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Again, Nollywood misses out at Cannes Filmfest


Dr. Wurim Dadu

Dr. Wurim Dadu

One of the world’s most prestigious and essential events for the film industry, the Cannes Film Festival, will open in Cannes, south of France on May 11. The usual ten-day long festival which is in its 69th edition and which attracts over half a million people – mainly tourists, filmmakers, financiers and journalists is certainly the world’s biggest and well attended filmic feast. People and movie producing nations always desire to be in Cannes every year because of the immense benefits derivable from participating in such a big feast. For countries, the festival and others such as Berlinale, Toronto International Film Festival, Sundance International Film Festival, FESPACO in Burkina Faso and the Nigerian based African International Film Festival (AFRIFF) provide them ample opportunity to showcase their finest cinematic output and potentials.

Countries like India, Kenya, South Africa and Morocco have always exploited their participation in Cannes for the benefit of their filmmakers and respective industries. On yearly basis, they mount huge pavilions at the International Village in Cannes, which feature their countries finest cinematic outputs including films, locations, production facilities and networking sessions for filmmakers who are usually sponsored to Cannes as delegates.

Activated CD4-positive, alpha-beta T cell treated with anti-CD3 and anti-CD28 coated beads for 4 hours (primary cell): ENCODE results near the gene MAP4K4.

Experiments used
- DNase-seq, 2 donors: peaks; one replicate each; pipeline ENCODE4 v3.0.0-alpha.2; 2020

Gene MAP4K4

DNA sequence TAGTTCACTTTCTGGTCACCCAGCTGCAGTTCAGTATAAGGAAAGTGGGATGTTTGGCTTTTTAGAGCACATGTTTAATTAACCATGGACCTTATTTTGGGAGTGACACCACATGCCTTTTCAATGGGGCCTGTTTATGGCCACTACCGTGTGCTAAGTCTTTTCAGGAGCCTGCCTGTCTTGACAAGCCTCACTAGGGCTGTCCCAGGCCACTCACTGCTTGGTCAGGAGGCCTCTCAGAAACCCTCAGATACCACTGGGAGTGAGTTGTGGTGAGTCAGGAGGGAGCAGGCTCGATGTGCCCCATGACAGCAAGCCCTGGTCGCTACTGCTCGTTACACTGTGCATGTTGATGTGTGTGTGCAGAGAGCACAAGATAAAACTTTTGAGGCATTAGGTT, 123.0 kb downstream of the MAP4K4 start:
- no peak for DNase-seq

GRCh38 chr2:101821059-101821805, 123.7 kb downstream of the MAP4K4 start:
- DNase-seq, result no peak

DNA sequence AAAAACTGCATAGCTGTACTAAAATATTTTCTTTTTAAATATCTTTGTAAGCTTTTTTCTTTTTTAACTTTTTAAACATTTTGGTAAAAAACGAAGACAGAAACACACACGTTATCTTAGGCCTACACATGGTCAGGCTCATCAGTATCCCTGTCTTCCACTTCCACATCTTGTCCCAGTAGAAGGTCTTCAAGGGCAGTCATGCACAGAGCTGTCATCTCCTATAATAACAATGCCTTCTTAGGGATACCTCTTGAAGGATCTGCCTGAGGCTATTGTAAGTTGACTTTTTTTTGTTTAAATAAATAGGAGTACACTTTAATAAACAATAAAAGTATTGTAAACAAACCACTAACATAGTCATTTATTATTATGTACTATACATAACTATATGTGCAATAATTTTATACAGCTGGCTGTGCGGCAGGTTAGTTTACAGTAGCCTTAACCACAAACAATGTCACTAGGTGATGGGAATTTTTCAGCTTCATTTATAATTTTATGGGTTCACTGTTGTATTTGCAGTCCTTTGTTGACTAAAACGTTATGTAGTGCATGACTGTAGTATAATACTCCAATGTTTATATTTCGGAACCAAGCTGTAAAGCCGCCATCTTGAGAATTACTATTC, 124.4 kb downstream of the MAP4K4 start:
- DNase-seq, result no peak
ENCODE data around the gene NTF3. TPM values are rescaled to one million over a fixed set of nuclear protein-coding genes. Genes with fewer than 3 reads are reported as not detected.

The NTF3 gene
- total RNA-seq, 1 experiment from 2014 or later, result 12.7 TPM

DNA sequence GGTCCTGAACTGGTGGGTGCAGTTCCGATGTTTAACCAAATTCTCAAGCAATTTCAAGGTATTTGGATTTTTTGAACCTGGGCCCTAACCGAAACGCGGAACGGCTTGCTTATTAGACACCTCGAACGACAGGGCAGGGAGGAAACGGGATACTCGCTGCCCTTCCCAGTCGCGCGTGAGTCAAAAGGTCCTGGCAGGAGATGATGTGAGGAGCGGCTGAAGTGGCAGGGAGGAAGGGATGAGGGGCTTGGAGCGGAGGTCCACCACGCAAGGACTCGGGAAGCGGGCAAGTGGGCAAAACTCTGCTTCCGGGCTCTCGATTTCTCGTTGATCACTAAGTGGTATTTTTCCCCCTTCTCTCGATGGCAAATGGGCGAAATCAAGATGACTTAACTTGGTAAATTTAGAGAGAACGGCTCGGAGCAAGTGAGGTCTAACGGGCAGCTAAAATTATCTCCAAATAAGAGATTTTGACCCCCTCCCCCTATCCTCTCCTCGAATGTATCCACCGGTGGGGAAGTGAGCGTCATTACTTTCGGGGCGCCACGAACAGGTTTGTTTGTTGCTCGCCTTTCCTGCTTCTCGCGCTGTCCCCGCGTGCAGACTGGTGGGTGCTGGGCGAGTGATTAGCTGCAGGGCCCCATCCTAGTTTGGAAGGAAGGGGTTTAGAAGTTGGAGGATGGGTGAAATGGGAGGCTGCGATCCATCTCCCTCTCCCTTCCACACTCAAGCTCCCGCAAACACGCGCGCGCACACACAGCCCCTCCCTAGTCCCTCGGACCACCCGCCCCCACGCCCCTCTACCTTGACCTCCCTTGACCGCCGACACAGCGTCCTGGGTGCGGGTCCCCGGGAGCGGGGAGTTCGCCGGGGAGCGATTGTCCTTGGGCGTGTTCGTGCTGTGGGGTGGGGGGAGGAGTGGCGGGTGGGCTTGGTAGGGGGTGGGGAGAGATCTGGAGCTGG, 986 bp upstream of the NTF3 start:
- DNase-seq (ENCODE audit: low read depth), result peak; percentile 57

Nigeria through the Nigerian Film Corporation (NFC) has a history of participation in Cannes. The NFC under the leadership of the former Managing Director, Afolabi Adesanya had an unbroken participation at Cannes from 2006 to 2010 but missed out in the 2011 owning to the lack of funds and other editions afterwards. Although Nigeria has always participated without a film, either in or out of competition, officials of the NFC have always returned with their note pads filled with enquiries from foreign filmmakers and investors about production and co-production opportunities in Nollywood as the Nigerian movie industry is roundly dubbed.

But Nigeria will not be in Cannes this year and the NFC has not offered any satisfactory reason onwhy the corporation has failed to attend the prestigious festival since Dr. Danjuma Dadu succeeded Afolabi Adesanya in 2012, as Managing Director. The current leadership of the NFC has always blamed it on the ‘lack of funds’ but observers say the inability of the NFC to get the industry to be part of such prestigious movie meets has a lot to do with the inability of the leadership to convince government about the desirability of attending such filmic events. “If they are able to convince government as the former MD Afolabi (Adesanya) did in the years when he was MD, there is no way government will not provide for it in the budget,’’ a notable filmmaker and a member of the moribund advisory committee set up by Dadu on his assumption of office in 2012 said. “I don’t think the current MD has it as a priority and I don’t think he considers it desirable,’’ he added.